According to the report, Kim was "widely reported to have ordered an investigation into whether the United States was sabotaging North Korea's launches, and over the past week he has executed senior security officials."
Deputy National Security Adviser K.T. McFarland declined to comment on "Fox News Sunday" about reports that the U.S. might have used a cyberattack to down the medium-range missile.
“You know we can’t talk about secret intelligence and things that might have been done, covert operations,” McFarland said. “I really have no comment.”
Still, McFarland said cyber warfare is no longer the stuff of science fiction, but is happening now.
“I do think we are entering a whole new era, not just with North Korea but with everybody,” McFarland said. “With any country, major country, we are entering a cyber platform, a cyber battlefield. That is where a lot of the wars of the future are going to be fought.”
It is not yet known if the missile was carrying a nuclear device or a conventional warhead. North Korea has conducted five nuclear tests in the past.
Here’s what we know about the test:
When did it happen?
The test was on Sunday, 24 hours after a celebration of the birthday of the founder of North Korea.
What type of missile was it?
That is not yet known. An unnamed White House source told The Associated Press that it was a medium-range ballistic missile.
Where did the test take place?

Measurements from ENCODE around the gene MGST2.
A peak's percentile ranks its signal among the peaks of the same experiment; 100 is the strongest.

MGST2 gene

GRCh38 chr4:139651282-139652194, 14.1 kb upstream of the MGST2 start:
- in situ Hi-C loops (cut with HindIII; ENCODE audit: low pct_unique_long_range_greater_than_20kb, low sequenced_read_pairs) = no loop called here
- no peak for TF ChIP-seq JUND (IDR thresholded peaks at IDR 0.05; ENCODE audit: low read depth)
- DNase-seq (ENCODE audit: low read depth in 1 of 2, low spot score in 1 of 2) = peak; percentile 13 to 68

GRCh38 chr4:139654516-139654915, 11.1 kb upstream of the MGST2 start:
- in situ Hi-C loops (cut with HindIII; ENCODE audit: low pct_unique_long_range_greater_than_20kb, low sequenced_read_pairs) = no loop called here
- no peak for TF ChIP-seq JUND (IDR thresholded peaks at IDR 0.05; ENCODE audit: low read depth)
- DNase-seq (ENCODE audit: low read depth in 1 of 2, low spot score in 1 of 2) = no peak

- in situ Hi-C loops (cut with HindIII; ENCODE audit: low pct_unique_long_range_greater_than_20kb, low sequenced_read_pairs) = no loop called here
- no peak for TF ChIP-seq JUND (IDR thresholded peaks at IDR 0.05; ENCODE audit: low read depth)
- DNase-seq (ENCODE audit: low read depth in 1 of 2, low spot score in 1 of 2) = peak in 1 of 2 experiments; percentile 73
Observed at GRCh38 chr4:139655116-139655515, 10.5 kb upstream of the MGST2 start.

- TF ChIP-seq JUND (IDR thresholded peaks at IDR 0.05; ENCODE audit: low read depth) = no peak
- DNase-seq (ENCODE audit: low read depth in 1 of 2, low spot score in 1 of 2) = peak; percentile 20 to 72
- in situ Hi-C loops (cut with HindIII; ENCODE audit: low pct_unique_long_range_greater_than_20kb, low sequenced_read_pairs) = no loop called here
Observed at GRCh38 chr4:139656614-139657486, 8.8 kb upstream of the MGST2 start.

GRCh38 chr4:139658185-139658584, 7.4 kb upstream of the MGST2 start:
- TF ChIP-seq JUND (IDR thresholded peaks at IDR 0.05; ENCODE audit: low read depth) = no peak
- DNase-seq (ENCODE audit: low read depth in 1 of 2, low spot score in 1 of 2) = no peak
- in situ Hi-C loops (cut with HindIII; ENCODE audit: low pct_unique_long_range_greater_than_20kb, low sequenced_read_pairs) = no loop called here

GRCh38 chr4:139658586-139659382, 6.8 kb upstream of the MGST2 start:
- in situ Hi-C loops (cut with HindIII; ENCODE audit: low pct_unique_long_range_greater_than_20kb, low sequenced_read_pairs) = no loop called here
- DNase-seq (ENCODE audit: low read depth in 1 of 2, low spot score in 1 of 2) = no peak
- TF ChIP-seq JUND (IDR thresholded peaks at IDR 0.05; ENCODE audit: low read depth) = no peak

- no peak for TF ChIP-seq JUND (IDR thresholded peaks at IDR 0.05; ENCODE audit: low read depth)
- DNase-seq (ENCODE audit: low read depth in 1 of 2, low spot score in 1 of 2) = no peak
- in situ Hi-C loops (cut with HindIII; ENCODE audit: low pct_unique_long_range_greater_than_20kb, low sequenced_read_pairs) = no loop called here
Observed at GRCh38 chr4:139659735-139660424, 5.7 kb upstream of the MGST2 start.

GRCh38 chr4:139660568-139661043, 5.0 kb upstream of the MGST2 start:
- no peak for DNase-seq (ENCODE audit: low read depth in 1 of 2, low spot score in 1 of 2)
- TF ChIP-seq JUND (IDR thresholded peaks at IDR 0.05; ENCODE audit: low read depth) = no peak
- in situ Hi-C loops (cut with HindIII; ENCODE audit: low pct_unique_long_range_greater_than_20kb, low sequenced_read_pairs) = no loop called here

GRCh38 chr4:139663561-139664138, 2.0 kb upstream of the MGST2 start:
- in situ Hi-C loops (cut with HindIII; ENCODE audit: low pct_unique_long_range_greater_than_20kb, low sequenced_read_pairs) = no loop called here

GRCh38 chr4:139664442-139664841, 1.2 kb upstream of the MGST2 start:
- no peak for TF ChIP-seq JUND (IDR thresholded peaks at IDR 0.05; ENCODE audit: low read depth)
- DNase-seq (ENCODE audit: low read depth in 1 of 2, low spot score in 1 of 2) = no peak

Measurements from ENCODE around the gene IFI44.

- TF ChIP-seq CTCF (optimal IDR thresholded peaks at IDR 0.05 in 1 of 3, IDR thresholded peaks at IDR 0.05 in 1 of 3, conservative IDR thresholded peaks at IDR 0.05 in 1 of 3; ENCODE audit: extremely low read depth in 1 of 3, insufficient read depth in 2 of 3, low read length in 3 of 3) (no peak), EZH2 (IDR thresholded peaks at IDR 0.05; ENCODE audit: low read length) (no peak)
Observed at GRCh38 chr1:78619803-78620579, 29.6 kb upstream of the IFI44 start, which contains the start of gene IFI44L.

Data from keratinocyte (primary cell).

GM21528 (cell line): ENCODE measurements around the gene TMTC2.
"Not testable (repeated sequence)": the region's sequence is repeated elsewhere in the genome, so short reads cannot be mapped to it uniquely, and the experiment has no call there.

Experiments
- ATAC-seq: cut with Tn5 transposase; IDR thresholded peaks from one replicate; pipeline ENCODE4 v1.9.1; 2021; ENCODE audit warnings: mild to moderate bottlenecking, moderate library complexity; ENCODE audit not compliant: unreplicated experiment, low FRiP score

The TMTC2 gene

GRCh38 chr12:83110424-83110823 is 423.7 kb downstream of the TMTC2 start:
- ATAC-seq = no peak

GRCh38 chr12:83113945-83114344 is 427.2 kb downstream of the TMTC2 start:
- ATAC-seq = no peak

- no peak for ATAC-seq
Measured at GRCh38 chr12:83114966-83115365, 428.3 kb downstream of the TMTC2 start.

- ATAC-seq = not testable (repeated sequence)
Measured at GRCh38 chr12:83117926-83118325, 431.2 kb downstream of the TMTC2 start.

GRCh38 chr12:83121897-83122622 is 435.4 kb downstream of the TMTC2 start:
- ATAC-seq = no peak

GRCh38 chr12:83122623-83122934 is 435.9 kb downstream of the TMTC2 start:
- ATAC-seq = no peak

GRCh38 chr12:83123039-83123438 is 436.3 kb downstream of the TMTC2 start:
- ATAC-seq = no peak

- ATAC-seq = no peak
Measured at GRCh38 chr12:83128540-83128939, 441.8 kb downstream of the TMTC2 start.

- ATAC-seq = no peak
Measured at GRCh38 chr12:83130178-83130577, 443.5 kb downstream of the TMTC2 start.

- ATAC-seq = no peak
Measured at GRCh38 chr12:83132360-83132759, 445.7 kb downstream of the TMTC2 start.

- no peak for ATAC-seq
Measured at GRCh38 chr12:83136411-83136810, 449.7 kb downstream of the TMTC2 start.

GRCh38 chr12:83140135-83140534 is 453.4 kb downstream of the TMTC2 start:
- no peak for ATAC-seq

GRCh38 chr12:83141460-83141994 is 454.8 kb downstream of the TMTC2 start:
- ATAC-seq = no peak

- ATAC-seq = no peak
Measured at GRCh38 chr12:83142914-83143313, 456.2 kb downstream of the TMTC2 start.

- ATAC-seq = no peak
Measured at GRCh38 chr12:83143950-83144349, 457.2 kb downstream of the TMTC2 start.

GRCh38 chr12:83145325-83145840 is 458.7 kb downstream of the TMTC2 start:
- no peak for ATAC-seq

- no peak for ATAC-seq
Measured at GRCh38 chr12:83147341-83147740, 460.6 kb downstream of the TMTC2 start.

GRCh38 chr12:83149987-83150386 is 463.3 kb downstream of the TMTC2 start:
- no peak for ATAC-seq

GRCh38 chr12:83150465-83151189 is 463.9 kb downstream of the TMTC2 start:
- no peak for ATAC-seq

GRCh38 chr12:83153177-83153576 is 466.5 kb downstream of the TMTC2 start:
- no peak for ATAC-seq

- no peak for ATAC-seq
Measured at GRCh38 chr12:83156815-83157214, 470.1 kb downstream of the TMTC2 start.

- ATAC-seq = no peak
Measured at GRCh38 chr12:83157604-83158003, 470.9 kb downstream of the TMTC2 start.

The missile was launched from Sinpo, North Korea. Sinpo is on the country’s east coast and is 182 miles from Seoul, South Korea.
Did the U.S. know this was coming?
North Korean leader Kim Jung-Un had hinted that a test might take place. According to McFarland, the U.S. had good intelligence information that a missile would be tested over the weekend.
That's not clear, but it depends on North Korea's next move. North Korea has indicated that it will continue to test missiles and will work to develop a warhead that can fit on an intercontinental missile and hit other countries that are far away, such as the United States.
Other nations, including China, are said to be considering their own responses to the test.
H.R. McMaster, President Donald Trump’s national security adviser, said Sunday that short of military action, a range of responses are on the table.
"It's time for us to undertake all actions we can, short of a military option, to try to resolve this peacefully," McMasters said on ABC's "This Week.” "We are working together with our allies and partners and with the Chinese leadership to develop a range of options."
McMaster said that there is “international consensus” that North Korea needs to be pressured into ending the missile testing.
What has been done so far?
A defensive missile system was sent to South Korea, and Japanese officials said they are preparing for the possibility that they would have to evacuate 60,000 Japanese citizens from South Korea should war break out.
The USS Carl Vinson aircraft carrier group is sitting off the Korean Peninsula, and China said on Friday that North Korea had to be stopped from reaching an "irreversible and unmanageable stage" as far as nuclear weapons are concerned.